"Bear in mind that the wonderful things you learn in your schools are the work of many generations, produced by enthusiastic effort and infinite labor in every country of the world. All this is put into your hands as your inheritance in order that you may receive it, honor it, add to it, and one day faithfully hand it to your children. Thus do we mortals achieve immortality in the permanent things which we create in common." - Albert Einstein

Thursday, April 23, 2015

CHED Respects Supreme Court Decision

With regard to the temporary restraining order placed on one of its orders, the Commission on Higher Education (CHED) in the Philippines is preparing to respond within ten days. The Supreme Court of course has the final say on how to interpret the highest law of the land. The issue at hand, however, touches on principles that are not specific to the Philippines. These are academic freedom, tenure in higher education, labor protection, as well as rights of learners and instructors.

CHED has issued the following release as its initial response to the Supreme Court ruling:

Source: Commission on Higher Education
The Philippine Constitution does require something to be present in the curricula of schools; "All educational institutions shall include the study of the Constitution as part of the curricula." One would imagine that what verb follows the word "shall" in the Constitution has been chosen carefully. The combination "shall include" means a requirement. Another section says "Academic freedom shall be enjoyed in all institutions of higher learning." Again, in this instance the provision states something that is specifically required. The phrase "shall be enjoyed in all" provides a clear instruction. Nowhere in the Constitution does it state that subjects other than the study of the Constitution be required in higher education.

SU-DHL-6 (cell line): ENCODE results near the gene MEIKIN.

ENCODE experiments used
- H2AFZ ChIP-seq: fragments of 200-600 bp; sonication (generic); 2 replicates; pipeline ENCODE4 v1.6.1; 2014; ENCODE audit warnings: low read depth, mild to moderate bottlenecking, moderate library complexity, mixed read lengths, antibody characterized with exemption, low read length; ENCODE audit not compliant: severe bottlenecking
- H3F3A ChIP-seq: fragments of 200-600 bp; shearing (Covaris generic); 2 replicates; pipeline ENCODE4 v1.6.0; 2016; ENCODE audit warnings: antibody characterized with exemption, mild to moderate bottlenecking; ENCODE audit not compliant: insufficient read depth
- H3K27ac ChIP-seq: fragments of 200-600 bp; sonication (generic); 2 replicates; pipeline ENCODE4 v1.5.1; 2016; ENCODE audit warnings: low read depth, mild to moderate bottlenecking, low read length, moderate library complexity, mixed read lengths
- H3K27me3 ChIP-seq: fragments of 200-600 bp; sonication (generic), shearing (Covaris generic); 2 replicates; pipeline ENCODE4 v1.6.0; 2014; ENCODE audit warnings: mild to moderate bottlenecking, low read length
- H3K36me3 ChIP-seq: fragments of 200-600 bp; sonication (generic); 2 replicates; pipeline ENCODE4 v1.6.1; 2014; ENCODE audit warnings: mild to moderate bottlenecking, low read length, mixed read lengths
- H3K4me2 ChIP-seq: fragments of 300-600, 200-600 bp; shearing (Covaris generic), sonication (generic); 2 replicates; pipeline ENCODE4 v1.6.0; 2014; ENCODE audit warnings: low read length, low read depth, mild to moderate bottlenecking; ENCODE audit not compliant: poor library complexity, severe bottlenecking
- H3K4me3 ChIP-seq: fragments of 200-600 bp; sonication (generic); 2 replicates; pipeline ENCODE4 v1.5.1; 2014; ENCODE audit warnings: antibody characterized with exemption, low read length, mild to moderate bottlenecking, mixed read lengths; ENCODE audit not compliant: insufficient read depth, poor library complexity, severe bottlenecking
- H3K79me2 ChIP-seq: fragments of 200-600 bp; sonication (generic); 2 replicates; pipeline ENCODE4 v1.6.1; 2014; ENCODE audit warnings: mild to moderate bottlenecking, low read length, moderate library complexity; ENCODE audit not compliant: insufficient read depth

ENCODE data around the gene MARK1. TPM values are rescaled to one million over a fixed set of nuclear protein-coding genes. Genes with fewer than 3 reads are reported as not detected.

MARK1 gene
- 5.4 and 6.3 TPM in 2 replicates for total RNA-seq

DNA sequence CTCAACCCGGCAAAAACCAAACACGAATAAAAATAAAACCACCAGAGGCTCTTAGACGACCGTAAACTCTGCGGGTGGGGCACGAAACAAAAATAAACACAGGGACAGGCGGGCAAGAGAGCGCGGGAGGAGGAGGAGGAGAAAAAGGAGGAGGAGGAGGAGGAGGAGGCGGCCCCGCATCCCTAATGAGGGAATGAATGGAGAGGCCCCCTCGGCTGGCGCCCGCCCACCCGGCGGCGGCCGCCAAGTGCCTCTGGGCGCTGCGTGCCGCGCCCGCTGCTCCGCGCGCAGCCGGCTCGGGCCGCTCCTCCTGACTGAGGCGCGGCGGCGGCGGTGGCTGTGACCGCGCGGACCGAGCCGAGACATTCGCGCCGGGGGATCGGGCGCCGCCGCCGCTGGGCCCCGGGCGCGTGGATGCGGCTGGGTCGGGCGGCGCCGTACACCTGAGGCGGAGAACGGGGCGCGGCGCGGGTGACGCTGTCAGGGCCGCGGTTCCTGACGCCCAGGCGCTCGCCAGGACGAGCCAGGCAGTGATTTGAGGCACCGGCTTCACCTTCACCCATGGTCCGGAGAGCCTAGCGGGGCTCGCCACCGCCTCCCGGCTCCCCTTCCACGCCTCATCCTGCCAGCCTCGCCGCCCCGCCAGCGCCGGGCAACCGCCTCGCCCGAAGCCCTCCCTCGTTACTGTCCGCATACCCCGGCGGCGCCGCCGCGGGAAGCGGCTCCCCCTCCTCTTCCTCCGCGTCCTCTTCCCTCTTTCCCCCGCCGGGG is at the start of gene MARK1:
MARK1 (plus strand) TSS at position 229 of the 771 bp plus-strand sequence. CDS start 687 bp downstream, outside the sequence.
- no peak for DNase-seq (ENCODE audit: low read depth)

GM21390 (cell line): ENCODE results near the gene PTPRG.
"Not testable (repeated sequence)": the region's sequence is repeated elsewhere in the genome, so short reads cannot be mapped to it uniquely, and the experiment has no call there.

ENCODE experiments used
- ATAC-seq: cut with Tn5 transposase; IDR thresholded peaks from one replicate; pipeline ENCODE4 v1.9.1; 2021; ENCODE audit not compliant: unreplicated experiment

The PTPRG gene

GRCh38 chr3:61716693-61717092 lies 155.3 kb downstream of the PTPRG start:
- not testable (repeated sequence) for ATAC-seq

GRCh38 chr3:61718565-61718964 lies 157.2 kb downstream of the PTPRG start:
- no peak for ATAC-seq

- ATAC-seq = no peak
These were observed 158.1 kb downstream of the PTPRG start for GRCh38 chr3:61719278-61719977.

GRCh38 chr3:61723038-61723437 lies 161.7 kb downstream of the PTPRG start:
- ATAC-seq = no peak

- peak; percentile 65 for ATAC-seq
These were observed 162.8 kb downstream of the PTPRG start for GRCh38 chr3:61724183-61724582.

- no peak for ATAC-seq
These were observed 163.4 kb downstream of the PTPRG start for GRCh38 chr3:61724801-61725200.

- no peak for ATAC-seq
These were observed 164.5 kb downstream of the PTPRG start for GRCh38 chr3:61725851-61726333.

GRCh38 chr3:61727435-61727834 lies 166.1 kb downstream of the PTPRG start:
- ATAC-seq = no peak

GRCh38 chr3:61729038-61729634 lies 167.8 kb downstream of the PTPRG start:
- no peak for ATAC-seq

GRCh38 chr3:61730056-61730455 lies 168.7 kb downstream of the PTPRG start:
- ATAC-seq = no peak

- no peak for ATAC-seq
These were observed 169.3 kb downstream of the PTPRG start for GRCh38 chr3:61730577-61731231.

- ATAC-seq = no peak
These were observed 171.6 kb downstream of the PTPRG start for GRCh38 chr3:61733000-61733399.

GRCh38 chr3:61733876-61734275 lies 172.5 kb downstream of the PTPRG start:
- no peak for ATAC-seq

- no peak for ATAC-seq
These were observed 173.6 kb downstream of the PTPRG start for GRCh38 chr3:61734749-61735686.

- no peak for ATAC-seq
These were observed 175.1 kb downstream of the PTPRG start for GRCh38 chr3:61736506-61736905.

The State is indeed mandated by the Constitution to develop and enrich Filipino. The State is likewise mandated to support science and technology. The State is also required to foster the preservation, enrichment, and dynamic evolution of a Filipino national culture. The State is enjoined to promote physical education. With these provisions, it must be clear that the State cannot do something that goes against what needs to be promoted, developed and encouraged. Obviously, doing nothing to promote, develop or encourage any of these items is also against the law.

It is easy to argue why the study of the Constitution is required. It is likewise easy to see why the Constitution does not require any other subject and simply settles on providing general guiding principles for education:
They shall inculcate patriotism and nationalism, foster love of humanity, respect for human rights, appreciation of the role of national heroes in the historical development of the country, teach the rights and duties of citizenship, strengthen ethical and spiritual values, develop moral character and personal discipline, encourage critical and creative thinking, broaden scientific and technological knowledge, and promote vocational efficiency.
In my opinion, the wisdom is simple. Requiring a certain course to be taught in higher education is not necessarily promoting or encouraging. In fact, it achieves the opposite. Only scholarly work can promote a given field in higher education. With specific courses being required in colleges and universities, academic freedom is lost. Along with freedom, so does responsibility. With a guaranteed stream of students enrolling in required courses, there is no longer any incentive for both faculty and the State to promote and enhance the field, the discipline, or area of study. Academic freedom must be an absolute in higher education. Otherwise, the word "higher" is likewise lost.


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